ICMCTF1998 Session E2-2: Wear Resistance of Ceramic, Metallic and Composite Coatings (2)

Tuesday, April 28, 1998 1:30 PM in Room California
Tuesday Afternoon

Time Period TuA Sessions | Abstract Timeline | Topic E Sessions | Time Periods | Topics | ICMCTF1998 Schedule

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1:30 PM E2-2-1 Fracture Toughness Testing and Toughening Mechanisims of Some Commercial Cobalt-free Hardfacing Alloys
B.V. Cockeram (Westinghouse-Bettis Atomic Power Laboratory)

Hardfacing alloys are weld deposited to provide a wear resistant surface for structural base materials. Commercial low cobalt hardfacing alloys are being evaluated to reduce plant activation levels 1. Since hardfacing alloys typically must be resistant to cracking to assure adequate in service performance, fracture toughness is a critical material property. Fracture toughness (KIC) measurements of Fe-base, Ni-base, and Co-base hardfacings were performed in accordance with ASTM E399-90 procedure in an effort to identify a tough cobalt-free alternative. Reduced scatter in KIC data was observed for the Fe-base hardfacings, and average KIC values for Fe-base hardfacings were generally higher than the Ni-base hardfacing alloys. Preliminary crack growth data indicate that the Ni-base hardfacings possess better fatigue crack growth resistance. However, none of the Fe-base or Ni-base hardfacings have KIC values that are comparable to the reference Co-base hardfacing. The test specimens were machined from thick (0.5") weld deposits, and the microstructures of the test specimens are compared with the more prototypic, thinnner deposits. Microstructure examinations are used to characterize the alloys and delineate the toughening mechanisms. Crack deflection and crack bridging toughening mechanisms are shown to be relevant for most of the commercial hardfacings.

1B.V. Cockeram, R.F. Buck, and W.L. Wilso, Proc. of ICMCTF'97, 1997, to be published in Surf. Coat. Tech.

2:10 PM E2-2-3 Wear-Resistant Monolithic and Multi-layered Cr/Cr2N/CrN Based Films for Temperature Sensitive Substrates
M.L. Kuruppu, D.M. Mihut (University of Nebraska); G. Negrea (Cluj-Napoca University, Romania); S.R. Kirkpatrick, B. Raehle (University of Nebraska); C. Rebholz, A. Matthews (University of Hull, United Kingdom); S.L. Rohde (University of Nebraska)
Utilizing high-flux, low-energy ion enhanced growth conditions produced by unbalanced magnetron sputtering, monolithic and multi-layer Cr-N based film structures can be formed at substrate temperatures below 150°C, thus opening new avenues for dev elopment of wear-resistant thin films on low temperature alloy materials, such as Al-alloy, heat-treated stainless steels, etc... However, many such temperature sensitive substrates are also more compliant, and to address this tailored multi-layer structures were developed to provide built-in "load support" for the upper coating layers, while more closely matching the modulus of underlying substrates. To examine the advantages and disadvantages of various coating architectures and interface types on the mechanical properties and sliding wear performance of tailored coating/substrate systems monolithic Cr-based and multi-layered Cr/Cr2N, Cr/CrN, and Cr2N/CrN thin films were deposited on substrates of A2 steel, 52100 steel, and 2024-Al using controlled low-energy ion bombardment. The coating/substrate couples were analyzed by X-ray diffraction, RBS, AES, microhardness, scratch adhesion, Rockwell "C"indentation, and pin-on-disk testing. Microhardness varied from 900 to over 3000 HK, but high hardness strongly correlated with poor adhesion. The results of pin-on-disk tests are compared for various substrates and coating architectures. The Cr-N based multi-layer films performed nearly as well on 2024-Al as on A2 steel; some running more than 48 hrs against a WC counter face with no measurable coating wear.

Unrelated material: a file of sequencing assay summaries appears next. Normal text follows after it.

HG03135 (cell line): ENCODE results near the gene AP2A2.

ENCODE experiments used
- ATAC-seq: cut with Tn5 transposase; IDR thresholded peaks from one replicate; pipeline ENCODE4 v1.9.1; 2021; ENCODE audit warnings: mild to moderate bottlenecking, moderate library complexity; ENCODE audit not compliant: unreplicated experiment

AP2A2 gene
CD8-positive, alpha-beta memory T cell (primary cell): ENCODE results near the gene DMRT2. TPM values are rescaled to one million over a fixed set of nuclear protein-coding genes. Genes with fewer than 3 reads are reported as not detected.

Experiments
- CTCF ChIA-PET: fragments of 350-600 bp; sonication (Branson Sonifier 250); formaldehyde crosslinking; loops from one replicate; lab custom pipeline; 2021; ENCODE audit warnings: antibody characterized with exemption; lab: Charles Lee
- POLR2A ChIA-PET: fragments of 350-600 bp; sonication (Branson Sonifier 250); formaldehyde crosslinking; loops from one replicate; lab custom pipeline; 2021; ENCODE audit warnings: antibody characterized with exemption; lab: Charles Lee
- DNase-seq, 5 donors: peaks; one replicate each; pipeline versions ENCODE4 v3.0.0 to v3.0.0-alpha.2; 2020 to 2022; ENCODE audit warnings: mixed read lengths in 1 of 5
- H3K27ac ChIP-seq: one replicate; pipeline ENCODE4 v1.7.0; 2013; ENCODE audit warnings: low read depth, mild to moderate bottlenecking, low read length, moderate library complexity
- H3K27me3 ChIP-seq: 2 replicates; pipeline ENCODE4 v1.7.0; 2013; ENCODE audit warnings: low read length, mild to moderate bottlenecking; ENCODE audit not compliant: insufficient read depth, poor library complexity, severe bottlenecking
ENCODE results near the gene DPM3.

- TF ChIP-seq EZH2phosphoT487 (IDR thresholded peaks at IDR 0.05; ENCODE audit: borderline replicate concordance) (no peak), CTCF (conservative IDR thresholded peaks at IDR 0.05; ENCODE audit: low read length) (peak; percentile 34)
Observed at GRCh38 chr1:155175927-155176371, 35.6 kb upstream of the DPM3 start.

2:30 PM E2-2-4 Fabrication, Characterization, and Testing of Hybrid Bearings Containing TiC-coated Balls
M.R. Hilton, W. Park, N. Presser, G. Radhakrishnan (The Aerospace Corporation); P.C. Ward (MPB Corp.)
In order to confidently design bearings for high-stress, high-cycle applications, one must obtain endurance statistics using full-scale bearing tests. Limited data has been reported to date for hybrid bearings consisting to TiC-coated balls with steel raceways. In this paper, we report on the fabrication of bearings made of M62 steel raceways with TiC-coated balls of the same steel, including aspects of heat treatment processing to maintain adequate sphericity of the balls. Post-test characterization of components from preliminary bearing tests will be reported, including plain-view and cross-sectional microscopy and profilometry. Materials damage developed during extended rolling contact will be described.
2:50 PM E2-2-5 Microstructural Changes in DLC Films Due to Tribological Contact
J. Koskinen, H. Ronkainen, K.G. Holmberg (VTT Manufacturing Technology, Finland); H.J. Scheibe, D. Schneider, P. Burck, H. Ziegele (Fraunhofer-Institut, Germany)

Diamond-like carbon (DLC) films have been successfully applied as wear resistant coatings in a growing number of applications. In the literature several reports on the tribological performance on the films can be found, but the microstructural characterisation of the DLC-film subjected to repeated tribological contact has not been reported yet.

In this paper hydrogenated (a-C:H) and hydrogen free (a-C) films have been subjected to sliding contact in the reciprocating wear tests. The tests have been carried out both in air (22 °C, 50% RH) and at elevated temperatures (100 - 200 °C). In the latter case the coefficient of friction was greater than about 0.2 which is a typical value in air. The wear volume of the DLC films was sufficiently low to enable the direct comparison of the film properties of the worn film to the original film. The microstructure of the films after wear tests has been characterised by nano indentation, micro RAMAN and elastic modulus measurements. The changes in the microstructure and mechanical properties of the films as a function of the tribological properties has been investigated and the role of the degradation mechanisms of the DLC films are discussed.

3:30 PM E2-2-7 Characterization of Multilayered Ti/TiB2 Coatings on Cemented Carbides
M. Berger, M. Larsson, S. Hogmark (Uppsala University, Sweden)

PVD titaniumdiboride and titaniumnitride multilayered coatings were deposited on cemented carbide using DC magnetron sputtering and e-gun evaporation respectively. The coatings were evaluated, with respect to their morphology (SEM), microstructure (SEM), phase composition (XRD), residual stress (beam deflection and XRD). Coating cohesion/adhesion and abrasive wear resistance was studied using scratch testing and the dimple grinder test. Singlelayered PVD TiN and TiB2 were used as reference coatings througout the test.